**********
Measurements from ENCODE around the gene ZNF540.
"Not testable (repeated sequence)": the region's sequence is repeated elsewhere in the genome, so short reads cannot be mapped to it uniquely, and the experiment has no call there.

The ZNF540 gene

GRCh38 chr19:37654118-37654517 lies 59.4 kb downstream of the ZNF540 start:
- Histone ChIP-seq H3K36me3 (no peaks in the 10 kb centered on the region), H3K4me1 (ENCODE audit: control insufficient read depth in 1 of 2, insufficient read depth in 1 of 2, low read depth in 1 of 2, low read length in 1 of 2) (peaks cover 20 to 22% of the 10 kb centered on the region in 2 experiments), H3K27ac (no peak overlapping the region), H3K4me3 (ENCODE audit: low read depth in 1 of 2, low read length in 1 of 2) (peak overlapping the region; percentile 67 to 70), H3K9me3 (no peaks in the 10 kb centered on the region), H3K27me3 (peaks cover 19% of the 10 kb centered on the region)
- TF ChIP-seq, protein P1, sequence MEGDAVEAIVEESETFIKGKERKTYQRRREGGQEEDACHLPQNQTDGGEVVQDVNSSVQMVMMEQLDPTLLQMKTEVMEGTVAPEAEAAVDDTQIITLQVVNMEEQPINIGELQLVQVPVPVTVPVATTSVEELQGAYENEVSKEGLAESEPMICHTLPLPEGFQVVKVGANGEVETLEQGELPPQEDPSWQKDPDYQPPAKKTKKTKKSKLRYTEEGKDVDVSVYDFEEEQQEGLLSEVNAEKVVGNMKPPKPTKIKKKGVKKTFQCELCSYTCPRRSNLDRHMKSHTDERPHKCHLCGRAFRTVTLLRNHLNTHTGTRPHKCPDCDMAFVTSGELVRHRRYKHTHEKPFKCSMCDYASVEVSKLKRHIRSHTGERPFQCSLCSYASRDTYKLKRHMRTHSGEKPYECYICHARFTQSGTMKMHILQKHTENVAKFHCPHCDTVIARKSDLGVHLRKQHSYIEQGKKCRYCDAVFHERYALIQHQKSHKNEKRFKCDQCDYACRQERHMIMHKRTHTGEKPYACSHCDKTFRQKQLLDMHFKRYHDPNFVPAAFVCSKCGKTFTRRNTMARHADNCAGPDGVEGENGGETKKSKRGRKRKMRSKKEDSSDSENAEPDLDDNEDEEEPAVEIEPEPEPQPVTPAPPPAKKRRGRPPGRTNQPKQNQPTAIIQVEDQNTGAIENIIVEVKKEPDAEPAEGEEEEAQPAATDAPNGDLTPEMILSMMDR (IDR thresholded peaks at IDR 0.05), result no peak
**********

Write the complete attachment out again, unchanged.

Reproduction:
Measurements from ENCODE around the gene ZNF540.
"Not testable (repeated sequence)": the region's sequence is repeated elsewhere in the genome, so short reads cannot be mapped to it uniquely, and the experiment has no call there.

The ZNF540 gene

GRCh38 chr19:37654118-37654517 lies 59.4 kb downstream of the ZNF540 start:
- Histone ChIP-seq H3K36me3 (no peaks in the 10 kb centered on the region), H3K4me1 (ENCODE audit: control insufficient read depth in 1 of 2, insufficient read depth in 1 of 2, low read depth in 1 of 2, low read length in 1 of 2) (peaks cover 20 to 22% of the 10 kb centered on the region in 2 experiments), H3K27ac (no peak overlapping the region), H3K4me3 (ENCODE audit: low read depth in 1 of 2, low read length in 1 of 2) (peak overlapping the region; percentile 67 to 70), H3K9me3 (no peaks in the 10 kb centered on the region), H3K27me3 (peaks cover 19% of the 10 kb centered on the region)
- TF ChIP-seq, protein P1, sequence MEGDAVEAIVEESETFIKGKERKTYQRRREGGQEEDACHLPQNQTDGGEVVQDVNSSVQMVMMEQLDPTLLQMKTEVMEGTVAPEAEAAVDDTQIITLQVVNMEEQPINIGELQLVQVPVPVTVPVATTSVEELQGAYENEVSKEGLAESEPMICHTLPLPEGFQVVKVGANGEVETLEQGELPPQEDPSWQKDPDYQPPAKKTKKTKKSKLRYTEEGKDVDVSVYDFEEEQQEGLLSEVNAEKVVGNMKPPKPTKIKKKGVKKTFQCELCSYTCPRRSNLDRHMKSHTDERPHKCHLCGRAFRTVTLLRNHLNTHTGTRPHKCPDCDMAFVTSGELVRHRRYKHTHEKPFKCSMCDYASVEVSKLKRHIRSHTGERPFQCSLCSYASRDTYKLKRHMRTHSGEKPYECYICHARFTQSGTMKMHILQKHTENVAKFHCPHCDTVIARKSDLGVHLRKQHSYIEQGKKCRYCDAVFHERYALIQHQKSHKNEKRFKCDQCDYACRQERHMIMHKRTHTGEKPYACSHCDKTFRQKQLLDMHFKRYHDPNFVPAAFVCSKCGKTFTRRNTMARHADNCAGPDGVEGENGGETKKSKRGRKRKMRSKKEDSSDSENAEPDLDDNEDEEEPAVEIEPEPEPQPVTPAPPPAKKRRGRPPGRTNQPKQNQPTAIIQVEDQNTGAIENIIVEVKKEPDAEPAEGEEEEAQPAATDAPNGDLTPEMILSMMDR (IDR thresholded peaks at IDR 0.05), result no peak